https://www.readbyqxmd.com/read/28408771/was-venus-the-first-habitable-world-of-our-solar-system
#16
M J Way, Anthony D Del Genio, Nancy Y Kiang, Linda E Sohl, David H Grinspoon, Igor Aleinov, Maxwell Kelley, Thomas Clune
Present-day Venus is an inhospitable place with surface temperatures approaching 750K and an atmosphere 90 times as thick as Earth's. Billions of years ago the picture may have been very different. We have created a suite of 3-D climate simulations using topographic data from the Magellan mission, solar spectral irradiance estimates for 2.9 and 0.715 Gya, present-day Venus orbital parameters, an ocean volume consistent with current theory, and an atmospheric composition estimated for early Venus. Using these parameters we find that such a world could have had moderate temperatures if Venus had a rotation period slower than ~16 Earth days, despite an incident solar flux 46-70% higher than Earth receives...
August 28, 2016: Geophysical Research Letters
https://www.readbyqxmd.com/read/28383497/evo-seti-a-mathematical-tool-for-cladistics-evolution-and-seti
#17
Claudio Maccone
The discovery of new exoplanets makes us wonder where each new exoplanet stands along its way to develop life as we know it on Earth. Our Evo-SETI Theory is a mathematical way to face this problem. We describe cladistics and evolution by virtue of a few statistical equations based on lognormal probability density functions (pdf) in the time. We call b-lognormal a lognormal pdf starting at instant b (birth). Then, the lifetime of any living being becomes a suitable b-lognormal in the time. Next, our "Peak-Locus Theorem" translates cladistics: each species created by evolution is a b-lognormal whose peak lies on the exponentially growing number of living species...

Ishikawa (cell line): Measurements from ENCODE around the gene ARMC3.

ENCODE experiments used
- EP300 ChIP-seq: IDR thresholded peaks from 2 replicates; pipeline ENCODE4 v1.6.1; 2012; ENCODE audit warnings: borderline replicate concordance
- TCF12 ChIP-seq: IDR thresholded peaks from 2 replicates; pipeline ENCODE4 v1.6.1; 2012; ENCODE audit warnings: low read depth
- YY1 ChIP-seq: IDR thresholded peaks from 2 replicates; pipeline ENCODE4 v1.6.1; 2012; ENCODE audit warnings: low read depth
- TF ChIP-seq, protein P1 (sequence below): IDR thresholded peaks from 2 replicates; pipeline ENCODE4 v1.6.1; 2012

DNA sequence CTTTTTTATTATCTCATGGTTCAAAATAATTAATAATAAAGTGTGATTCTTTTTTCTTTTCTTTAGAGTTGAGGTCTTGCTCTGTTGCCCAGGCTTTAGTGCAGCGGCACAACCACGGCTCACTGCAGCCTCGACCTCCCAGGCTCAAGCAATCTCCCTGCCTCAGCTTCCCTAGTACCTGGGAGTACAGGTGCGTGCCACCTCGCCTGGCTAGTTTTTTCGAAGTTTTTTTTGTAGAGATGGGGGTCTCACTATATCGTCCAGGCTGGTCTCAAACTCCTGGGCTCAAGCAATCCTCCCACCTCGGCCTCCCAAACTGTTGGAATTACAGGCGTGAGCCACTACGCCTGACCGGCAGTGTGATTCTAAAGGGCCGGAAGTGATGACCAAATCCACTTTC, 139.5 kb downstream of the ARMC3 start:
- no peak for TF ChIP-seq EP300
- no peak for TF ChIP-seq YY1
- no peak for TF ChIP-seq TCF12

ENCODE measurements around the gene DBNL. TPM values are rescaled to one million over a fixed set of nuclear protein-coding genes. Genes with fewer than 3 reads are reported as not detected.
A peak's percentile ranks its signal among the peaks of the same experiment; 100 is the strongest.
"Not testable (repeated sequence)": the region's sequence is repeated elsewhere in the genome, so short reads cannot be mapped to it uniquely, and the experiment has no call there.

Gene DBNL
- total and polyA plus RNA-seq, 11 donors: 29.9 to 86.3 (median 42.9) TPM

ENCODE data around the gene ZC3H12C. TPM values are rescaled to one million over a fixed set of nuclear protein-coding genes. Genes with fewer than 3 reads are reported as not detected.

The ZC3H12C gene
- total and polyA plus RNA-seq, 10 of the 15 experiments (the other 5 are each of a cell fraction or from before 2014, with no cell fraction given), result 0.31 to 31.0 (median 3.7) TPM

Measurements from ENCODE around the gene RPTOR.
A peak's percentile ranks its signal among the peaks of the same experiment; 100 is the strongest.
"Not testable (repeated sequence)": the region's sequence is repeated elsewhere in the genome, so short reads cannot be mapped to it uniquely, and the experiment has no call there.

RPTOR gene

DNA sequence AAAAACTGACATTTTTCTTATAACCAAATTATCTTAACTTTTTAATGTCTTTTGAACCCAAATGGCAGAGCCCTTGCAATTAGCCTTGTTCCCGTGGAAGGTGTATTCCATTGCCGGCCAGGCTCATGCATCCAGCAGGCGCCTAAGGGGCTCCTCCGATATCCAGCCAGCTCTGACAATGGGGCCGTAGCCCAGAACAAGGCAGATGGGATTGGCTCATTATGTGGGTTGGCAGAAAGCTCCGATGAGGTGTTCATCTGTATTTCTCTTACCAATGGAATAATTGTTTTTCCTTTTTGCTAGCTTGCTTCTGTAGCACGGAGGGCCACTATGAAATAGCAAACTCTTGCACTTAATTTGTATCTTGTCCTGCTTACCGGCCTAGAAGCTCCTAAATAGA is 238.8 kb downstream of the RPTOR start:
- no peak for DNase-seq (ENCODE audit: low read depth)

April 6, 2017: Life
https://www.readbyqxmd.com/read/28282216/remote-sensing-of-potential-biosignatures-from-rocky-liquid-or-icy-exo-planetary-surfaces
#18
Olivier Poch, Joachim Frey, Isabel Roditi, Antoine Pommerol, Bernhard Jost, Nicolas Thomas
To detect signs of life by remote sensing on objects of our Solar System and on exoplanets, the characterization of light scattered by surface life material could complement possible clues given by the atmospheric composition. We reviewed the reflectance spectra of a broad selection of major biomolecules that constitute terrestrial carbon-based life from 0.4 to 2.4 μm, and we discuss their detectability through atmospheric spectral windows. Biomolecule features in the near-infrared (0.8-2.4 μm) will likely be obscured by water spectral features and some atmospheric gases...
March 2017: Astrobiology
https://www.readbyqxmd.com/read/28257111/a-cubesat-payload-for-exoplanet-detection
#19
Marcella Iuzzolino, Domenico Accardo, Giancarlo Rufino, Ernesto Oliva, Andrea Tozzi, Pietro Schipani
The search for undiscovered planets outside the solar system is a scientific topic that is rapidly spreading into the astrophysical and engineering communities. In this framework, the design of an innovative payload to detect exoplanets from a nano-sized space platform, like a 3U cubesat, is presented. The selected detection method is photometric transit, and the payload aims to detect flux decrements down to ~0.01% with a precision of 12 ppm. The payload design is also aimed at false positive recognition. The solution consists of a four-facets pyramid on the top of the payload, to allow for measurement redundancy and low-resolution spectral dispersion of the star images...
March 2, 2017: Sensors
https://www.readbyqxmd.com/read/28241521/fabrication-tolerant-chalcogenide-mid-infrared-multimode-interference-coupler-design-with-applications-for-bracewell-nulling-interferometry
#20
Harry-Dean Kenchington Goldsmith, Nick Cvetojevic, Michael Ireland, Stephen Madden
Understanding exoplanet formation and finding potentially habitable exoplanets is vital to an enhanced understanding of the universe. The use of nulling interferometry to strongly attenuate the central star's light provides the opportunity to see objects closer to the star than ever before. Given that exoplanets are usually warm, the 4 µm Mid-Infrared region is advantageous for such observations. The key performance parameters for a nulling interferometer are the extinction ratio it can attain and how well that is maintained across the operational bandwidth...
February 20, 2017: Optics Express